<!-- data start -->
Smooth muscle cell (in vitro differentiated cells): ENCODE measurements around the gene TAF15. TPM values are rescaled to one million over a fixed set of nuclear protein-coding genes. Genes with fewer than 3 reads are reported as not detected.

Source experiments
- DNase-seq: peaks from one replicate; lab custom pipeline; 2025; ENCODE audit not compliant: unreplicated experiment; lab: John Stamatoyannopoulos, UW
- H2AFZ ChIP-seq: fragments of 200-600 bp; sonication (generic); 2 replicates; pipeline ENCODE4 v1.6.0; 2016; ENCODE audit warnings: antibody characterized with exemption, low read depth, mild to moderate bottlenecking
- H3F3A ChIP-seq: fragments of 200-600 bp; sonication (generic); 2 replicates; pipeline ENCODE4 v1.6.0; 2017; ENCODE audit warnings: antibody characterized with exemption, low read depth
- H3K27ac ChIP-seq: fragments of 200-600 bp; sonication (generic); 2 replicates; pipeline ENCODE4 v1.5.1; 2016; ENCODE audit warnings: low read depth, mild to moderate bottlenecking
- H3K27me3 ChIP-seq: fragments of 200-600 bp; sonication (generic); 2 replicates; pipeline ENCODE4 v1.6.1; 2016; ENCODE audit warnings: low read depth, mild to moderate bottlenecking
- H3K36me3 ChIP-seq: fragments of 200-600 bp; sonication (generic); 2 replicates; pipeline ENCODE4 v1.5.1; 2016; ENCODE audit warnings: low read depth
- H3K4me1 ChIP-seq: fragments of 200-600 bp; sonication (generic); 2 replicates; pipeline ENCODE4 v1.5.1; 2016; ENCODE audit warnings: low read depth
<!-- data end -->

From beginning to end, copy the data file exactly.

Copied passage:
Smooth muscle cell (in vitro differentiated cells): ENCODE measurements around the gene TAF15. TPM values are rescaled to one million over a fixed set of nuclear protein-coding genes. Genes with fewer than 3 reads are reported as not detected.

Source experiments
- DNase-seq: peaks from one replicate; lab custom pipeline; 2025; ENCODE audit not compliant: unreplicated experiment; lab: John Stamatoyannopoulos, UW
- H2AFZ ChIP-seq: fragments of 200-600 bp; sonication (generic); 2 replicates; pipeline ENCODE4 v1.6.0; 2016; ENCODE audit warnings: antibody characterized with exemption, low read depth, mild to moderate bottlenecking
- H3F3A ChIP-seq: fragments of 200-600 bp; sonication (generic); 2 replicates; pipeline ENCODE4 v1.6.0; 2017; ENCODE audit warnings: antibody characterized with exemption, low read depth
- H3K27ac ChIP-seq: fragments of 200-600 bp; sonication (generic); 2 replicates; pipeline ENCODE4 v1.5.1; 2016; ENCODE audit warnings: low read depth, mild to moderate bottlenecking
- H3K27me3 ChIP-seq: fragments of 200-600 bp; sonication (generic); 2 replicates; pipeline ENCODE4 v1.6.1; 2016; ENCODE audit warnings: low read depth, mild to moderate bottlenecking
- H3K36me3 ChIP-seq: fragments of 200-600 bp; sonication (generic); 2 replicates; pipeline ENCODE4 v1.5.1; 2016; ENCODE audit warnings: low read depth
- H3K4me1 ChIP-seq: fragments of 200-600 bp; sonication (generic); 2 replicates; pipeline ENCODE4 v1.5.1; 2016; ENCODE audit warnings: low read depth